Ki te hoe tātou
DR MIKE ROSS (Ngāti Hauā) sees a way forward in building an Aotearoa public service.
Tēnā koutou katoa
Working in the New Zealand public service is a noble occupation. You’re appointed by merit to work with elected governments to build a better New Zealand for all its people, serving citizens without political bias, with openness and transparency, and providing free and frank advice. The integrity and legitimacy of our public service has been recognised in Transparency International’s Corruption Perception Index as the world’s least corrupt public sector (first equal with Denmark). Tino pai! (Well done us!)
However, these high ideals have not been reflected in the experience of Māori who, when compared with fellow New Zealanders, rank low in most measures of wellbeing. The services provided by the public service in areas such as health, education, and justice produce outcomes where Māori have poorer health, are less educated, and are subject to higher imprisonment rates. The state through successive governments hasn’t been kind to Māori.
How can these two opposing positions operate in the single space? Ani Mikaere and others argue it is the perception of Pākehā superiority and the corresponding conclusion by Pākehā of Māori inferiority. The consequence of this thinking led to war, loss, and marginalisation for Māori, while it became the basis to establish behaviour, structures, and organisations like the public service, which was groomed to support settler governments and Pākehā constituents.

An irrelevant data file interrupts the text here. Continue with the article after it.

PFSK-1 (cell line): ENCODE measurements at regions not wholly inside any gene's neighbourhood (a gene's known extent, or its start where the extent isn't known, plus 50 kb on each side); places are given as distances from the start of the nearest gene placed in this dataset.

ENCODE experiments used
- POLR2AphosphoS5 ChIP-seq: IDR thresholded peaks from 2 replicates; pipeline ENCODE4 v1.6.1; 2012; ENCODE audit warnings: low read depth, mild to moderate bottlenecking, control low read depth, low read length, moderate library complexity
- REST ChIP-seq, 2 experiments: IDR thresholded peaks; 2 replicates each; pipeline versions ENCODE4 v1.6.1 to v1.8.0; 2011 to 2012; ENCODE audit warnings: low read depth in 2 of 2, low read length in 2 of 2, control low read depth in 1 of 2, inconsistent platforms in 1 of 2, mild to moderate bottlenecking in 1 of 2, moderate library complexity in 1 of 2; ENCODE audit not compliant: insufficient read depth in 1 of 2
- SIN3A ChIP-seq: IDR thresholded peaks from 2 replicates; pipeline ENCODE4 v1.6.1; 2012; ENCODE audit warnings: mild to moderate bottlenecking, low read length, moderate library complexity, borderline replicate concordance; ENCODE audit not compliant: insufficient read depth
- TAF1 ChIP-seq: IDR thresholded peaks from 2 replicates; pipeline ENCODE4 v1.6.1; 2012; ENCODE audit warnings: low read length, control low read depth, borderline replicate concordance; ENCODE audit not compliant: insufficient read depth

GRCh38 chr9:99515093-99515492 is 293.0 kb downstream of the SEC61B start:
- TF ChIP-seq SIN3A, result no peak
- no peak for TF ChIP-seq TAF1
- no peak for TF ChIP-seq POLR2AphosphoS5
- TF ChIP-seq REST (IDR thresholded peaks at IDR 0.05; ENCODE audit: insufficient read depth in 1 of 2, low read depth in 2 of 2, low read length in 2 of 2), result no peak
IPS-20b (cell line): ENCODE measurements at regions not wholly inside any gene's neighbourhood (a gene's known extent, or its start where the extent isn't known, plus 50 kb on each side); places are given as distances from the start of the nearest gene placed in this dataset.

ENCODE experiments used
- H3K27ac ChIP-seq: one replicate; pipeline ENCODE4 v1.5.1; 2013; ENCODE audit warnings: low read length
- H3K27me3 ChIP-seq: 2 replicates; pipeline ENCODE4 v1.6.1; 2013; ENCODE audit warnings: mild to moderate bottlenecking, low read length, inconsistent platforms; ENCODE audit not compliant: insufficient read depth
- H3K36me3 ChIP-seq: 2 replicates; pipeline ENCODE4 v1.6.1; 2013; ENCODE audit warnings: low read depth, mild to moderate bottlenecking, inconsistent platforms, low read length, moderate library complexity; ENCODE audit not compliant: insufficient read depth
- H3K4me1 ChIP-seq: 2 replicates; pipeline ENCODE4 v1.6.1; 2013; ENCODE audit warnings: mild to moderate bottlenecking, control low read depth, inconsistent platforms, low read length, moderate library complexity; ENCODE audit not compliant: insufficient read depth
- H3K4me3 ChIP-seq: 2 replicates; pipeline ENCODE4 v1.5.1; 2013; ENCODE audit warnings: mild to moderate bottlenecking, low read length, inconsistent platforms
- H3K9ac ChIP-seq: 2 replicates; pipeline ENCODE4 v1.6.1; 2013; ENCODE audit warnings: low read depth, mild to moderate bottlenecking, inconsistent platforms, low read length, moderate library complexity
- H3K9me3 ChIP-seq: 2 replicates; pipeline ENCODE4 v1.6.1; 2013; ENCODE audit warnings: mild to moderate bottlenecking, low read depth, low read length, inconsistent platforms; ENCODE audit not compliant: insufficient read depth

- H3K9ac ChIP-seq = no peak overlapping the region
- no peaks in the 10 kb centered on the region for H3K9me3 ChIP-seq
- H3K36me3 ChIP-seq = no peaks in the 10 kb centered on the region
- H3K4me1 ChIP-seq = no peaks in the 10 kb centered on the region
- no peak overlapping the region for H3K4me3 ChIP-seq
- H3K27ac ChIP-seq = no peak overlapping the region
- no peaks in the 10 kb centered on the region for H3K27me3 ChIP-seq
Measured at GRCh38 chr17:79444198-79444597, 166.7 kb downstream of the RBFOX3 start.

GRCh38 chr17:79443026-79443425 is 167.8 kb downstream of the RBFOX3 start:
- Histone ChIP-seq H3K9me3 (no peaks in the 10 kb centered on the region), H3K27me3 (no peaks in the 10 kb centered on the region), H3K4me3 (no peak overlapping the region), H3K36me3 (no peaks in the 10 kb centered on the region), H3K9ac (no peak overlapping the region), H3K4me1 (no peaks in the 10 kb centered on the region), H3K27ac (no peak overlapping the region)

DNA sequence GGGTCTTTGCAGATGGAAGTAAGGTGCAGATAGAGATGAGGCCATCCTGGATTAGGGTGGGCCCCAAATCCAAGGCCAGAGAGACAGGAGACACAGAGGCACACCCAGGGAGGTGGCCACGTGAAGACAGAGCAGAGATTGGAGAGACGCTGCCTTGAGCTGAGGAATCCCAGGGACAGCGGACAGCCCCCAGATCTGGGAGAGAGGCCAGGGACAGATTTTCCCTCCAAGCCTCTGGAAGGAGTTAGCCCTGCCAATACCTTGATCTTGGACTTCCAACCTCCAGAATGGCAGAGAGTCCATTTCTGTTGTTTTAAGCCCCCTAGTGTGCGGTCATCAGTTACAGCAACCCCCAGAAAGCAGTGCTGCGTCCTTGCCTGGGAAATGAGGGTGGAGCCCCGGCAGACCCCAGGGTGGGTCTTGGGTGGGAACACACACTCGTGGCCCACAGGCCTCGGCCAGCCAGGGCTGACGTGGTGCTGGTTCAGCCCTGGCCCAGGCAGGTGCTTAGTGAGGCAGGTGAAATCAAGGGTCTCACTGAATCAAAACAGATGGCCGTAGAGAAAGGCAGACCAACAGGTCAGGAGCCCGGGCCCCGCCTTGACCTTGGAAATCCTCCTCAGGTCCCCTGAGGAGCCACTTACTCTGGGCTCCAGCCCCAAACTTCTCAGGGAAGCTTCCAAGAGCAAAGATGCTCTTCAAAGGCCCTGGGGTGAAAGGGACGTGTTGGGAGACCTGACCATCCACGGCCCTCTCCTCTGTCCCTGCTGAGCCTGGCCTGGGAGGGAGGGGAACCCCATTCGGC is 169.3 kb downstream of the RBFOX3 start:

Māori people have consistently resisted the idea of inferiority and choose “kia mangu ki waho, kia mā ki roto” – to be Māori outwardly and maintain the integrity of our identity inwardly. At times, Māori have done this through war, through political lobbying (for example, from the Kīngitanga to the Māori Party), and by maintaining their distinct language and practices. This has been a difficult position to maintain for both Māori and Pākehā, and the legacy of our history is evident in the gap that exists between the public service delivery and Māori wellbeing.
There continues to be a residue of early policies of coercion, assimilation, surface accommodation, and exploitation. However, in recent decades, some positive but hard-fought advancements have been seen through Treaty settlements and the integration of Māori-led initiatives in education, health, and justice – all inspiring some hope. Pākehā allies in the public service and politics have also been important to counter the power imbalance and resentment in the general population, providing optimism for jointly creating a better Aotearoa. Sadly though, the waka isn’t turning as quickly as we’d all like, and this requires us to press onward.
Where to from here? For our own integrity, we should be transparent and acknowledge our past. Along with all the good things, that past includes the inherent bias in the public service – but as our tupuna L.V. Martin said, “It’s the putting right that counts.” A part of putting it right is supporting a Māori lens in developing policy, then debating a joint strategy as we go forward. While avoiding the “riwai” pattern of amenability, we need to give time and resources to rebuild Māori confidence and expertise as Māori and do this alongside non-Māori. In practice, this could include employing or contracting Māori staff, having internship agreements with local iwi, training staff in mātauranga Māori and language, and so on. We have examples of how this can be done independently as Māori and collectively as Aotearoa public servants. Ki te hoe tātou! Let’s do this!